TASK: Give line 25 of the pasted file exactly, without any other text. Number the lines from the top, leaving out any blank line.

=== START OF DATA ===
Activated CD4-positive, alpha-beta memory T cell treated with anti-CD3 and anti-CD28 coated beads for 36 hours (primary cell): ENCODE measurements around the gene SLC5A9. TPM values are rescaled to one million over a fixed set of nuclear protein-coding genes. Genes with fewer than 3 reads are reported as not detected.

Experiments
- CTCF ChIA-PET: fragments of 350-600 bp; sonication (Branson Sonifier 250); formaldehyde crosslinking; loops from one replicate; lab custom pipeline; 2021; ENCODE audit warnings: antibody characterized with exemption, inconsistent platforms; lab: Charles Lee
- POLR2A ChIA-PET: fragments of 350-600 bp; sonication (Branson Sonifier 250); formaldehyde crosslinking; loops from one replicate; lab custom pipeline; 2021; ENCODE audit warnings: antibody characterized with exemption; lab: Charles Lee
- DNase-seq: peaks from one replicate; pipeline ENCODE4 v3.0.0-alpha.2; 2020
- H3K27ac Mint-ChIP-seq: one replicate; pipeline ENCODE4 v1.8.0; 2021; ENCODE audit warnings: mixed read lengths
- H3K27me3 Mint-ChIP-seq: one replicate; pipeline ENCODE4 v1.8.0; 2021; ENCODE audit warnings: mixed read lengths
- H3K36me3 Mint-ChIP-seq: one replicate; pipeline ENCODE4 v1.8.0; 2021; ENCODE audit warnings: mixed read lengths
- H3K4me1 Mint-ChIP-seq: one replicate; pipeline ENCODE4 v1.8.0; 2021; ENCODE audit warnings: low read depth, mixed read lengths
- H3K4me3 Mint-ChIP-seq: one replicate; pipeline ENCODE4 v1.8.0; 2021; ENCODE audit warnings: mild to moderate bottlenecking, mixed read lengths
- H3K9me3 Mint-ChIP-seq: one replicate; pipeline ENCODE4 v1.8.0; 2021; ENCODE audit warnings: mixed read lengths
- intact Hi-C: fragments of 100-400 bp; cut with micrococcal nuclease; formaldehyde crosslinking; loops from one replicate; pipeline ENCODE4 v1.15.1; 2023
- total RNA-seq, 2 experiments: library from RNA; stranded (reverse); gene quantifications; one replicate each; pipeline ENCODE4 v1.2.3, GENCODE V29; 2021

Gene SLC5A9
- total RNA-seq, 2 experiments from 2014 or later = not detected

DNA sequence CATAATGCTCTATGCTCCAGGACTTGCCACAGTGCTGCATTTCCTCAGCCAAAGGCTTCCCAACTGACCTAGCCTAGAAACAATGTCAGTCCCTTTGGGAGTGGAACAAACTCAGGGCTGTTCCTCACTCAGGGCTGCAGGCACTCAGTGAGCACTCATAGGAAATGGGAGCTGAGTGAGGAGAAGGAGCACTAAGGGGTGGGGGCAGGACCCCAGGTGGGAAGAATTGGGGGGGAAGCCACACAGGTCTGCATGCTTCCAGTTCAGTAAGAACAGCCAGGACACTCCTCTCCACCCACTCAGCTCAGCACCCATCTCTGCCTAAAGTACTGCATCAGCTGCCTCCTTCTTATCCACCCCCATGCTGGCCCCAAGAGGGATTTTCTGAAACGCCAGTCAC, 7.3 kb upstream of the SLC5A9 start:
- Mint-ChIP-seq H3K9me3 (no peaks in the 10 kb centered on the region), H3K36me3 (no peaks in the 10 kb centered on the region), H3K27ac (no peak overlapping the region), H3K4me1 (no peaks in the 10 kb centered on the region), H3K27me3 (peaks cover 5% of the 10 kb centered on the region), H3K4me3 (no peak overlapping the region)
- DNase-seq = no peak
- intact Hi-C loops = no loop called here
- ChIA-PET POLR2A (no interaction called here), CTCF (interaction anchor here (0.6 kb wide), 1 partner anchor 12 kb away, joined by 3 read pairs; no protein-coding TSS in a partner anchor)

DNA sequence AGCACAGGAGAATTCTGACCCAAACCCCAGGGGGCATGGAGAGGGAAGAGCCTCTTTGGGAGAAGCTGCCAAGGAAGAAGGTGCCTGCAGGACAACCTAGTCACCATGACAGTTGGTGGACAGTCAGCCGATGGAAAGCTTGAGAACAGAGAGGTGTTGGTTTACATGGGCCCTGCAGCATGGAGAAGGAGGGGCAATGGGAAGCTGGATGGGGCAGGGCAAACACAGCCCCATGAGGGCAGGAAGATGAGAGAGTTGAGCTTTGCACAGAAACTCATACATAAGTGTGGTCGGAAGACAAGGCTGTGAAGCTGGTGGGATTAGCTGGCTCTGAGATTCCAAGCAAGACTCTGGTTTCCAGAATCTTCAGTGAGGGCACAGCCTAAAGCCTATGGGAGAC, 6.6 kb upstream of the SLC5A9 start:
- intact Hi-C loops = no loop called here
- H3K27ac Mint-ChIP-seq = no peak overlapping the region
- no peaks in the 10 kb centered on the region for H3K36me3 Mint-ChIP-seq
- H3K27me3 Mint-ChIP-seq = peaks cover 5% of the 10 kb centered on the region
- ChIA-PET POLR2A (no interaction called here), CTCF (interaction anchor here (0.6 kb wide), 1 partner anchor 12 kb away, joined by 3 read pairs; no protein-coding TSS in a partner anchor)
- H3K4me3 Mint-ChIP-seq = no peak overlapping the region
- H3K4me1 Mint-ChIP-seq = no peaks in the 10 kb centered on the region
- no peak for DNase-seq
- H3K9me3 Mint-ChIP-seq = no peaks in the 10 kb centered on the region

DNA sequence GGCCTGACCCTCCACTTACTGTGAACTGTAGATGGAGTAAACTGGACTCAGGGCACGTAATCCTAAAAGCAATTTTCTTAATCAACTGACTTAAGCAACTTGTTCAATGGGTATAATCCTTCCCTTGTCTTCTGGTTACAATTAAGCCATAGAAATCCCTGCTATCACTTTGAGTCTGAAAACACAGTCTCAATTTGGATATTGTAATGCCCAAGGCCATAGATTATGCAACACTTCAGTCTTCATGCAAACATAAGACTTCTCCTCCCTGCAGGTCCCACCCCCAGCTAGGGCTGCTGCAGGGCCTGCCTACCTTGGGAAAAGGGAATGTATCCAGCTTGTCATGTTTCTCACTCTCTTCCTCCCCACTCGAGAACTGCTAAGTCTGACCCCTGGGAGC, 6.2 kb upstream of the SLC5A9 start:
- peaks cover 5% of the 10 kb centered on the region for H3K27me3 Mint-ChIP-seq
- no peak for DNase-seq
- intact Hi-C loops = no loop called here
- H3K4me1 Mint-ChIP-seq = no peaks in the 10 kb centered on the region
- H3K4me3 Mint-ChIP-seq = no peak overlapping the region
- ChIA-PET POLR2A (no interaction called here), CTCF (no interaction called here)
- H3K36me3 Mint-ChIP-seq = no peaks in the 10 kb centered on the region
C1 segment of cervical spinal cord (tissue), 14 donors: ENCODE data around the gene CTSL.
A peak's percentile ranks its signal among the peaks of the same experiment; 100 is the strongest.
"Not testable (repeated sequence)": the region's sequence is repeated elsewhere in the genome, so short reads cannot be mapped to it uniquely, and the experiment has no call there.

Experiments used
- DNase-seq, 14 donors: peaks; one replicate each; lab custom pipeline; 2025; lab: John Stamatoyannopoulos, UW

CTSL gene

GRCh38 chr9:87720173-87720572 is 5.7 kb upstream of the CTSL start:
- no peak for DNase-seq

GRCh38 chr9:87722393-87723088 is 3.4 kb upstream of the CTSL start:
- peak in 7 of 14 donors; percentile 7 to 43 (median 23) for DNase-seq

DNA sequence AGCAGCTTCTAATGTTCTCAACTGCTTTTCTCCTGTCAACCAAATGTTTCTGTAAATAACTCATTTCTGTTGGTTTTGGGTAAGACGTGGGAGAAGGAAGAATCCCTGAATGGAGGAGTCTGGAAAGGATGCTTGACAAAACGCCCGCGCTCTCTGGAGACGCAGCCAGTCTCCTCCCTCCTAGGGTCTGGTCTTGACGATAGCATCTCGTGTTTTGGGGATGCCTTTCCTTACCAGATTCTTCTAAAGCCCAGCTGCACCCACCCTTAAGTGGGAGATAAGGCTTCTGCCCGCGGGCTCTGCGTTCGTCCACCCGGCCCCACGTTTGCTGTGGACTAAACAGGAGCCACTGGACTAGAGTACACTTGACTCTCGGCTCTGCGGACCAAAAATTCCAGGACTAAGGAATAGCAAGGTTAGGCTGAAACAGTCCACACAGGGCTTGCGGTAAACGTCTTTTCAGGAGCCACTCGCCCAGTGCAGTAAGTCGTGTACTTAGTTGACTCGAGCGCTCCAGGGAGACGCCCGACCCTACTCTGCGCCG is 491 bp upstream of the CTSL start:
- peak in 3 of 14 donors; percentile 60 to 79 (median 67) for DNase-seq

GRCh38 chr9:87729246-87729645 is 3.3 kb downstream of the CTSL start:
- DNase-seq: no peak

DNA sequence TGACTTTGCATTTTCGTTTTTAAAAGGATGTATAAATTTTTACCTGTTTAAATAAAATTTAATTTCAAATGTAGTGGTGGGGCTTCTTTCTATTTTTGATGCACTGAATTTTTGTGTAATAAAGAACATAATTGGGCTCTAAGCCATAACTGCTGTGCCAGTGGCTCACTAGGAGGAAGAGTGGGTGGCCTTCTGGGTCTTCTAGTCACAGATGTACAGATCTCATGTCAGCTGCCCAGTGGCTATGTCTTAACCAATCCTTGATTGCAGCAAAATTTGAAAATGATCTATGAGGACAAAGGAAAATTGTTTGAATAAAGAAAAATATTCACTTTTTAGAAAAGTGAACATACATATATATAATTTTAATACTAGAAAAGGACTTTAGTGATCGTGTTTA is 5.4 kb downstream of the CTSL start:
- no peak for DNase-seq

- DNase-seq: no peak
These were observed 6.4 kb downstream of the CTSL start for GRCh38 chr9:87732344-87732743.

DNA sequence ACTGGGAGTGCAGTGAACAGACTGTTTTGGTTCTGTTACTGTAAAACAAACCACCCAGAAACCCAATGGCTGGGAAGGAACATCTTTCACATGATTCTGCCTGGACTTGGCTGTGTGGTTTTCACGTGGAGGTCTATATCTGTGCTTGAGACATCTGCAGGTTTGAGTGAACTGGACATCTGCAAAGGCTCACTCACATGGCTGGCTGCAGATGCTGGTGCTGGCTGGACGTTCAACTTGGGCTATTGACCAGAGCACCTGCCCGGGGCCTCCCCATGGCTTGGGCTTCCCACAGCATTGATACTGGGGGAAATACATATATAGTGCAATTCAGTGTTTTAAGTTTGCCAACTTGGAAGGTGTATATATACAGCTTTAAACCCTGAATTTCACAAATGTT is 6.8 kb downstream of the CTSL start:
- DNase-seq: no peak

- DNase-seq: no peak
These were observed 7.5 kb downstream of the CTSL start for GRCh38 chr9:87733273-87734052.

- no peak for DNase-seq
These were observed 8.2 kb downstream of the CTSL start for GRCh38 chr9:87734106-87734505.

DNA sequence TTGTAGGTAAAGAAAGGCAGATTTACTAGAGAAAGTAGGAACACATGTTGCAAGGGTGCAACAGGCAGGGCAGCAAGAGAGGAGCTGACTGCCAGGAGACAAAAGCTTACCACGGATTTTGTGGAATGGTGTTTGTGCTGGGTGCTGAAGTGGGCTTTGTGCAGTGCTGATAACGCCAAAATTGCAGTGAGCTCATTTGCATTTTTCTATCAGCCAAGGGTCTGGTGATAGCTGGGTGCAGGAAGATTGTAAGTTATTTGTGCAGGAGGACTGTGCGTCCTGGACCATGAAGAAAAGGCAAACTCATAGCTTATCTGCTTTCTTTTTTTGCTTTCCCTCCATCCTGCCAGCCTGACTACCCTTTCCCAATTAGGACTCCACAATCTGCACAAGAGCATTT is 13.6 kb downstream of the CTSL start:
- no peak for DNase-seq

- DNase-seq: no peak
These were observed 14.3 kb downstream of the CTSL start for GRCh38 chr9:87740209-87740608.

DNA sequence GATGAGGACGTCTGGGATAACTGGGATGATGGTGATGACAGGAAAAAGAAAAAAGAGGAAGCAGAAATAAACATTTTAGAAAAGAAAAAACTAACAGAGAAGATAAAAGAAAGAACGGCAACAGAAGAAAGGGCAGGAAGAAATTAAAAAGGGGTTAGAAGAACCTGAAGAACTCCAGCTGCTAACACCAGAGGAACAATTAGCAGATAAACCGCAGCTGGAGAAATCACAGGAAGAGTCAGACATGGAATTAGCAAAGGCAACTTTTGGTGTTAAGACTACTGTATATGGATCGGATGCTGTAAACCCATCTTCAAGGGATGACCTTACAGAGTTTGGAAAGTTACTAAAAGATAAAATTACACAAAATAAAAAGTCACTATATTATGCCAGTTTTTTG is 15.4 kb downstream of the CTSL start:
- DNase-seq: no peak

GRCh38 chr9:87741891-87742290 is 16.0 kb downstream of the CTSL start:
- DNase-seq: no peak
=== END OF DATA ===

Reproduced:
- H3K27me3 Mint-ChIP-seq = peaks cover 5% of the 10 kb centered on the region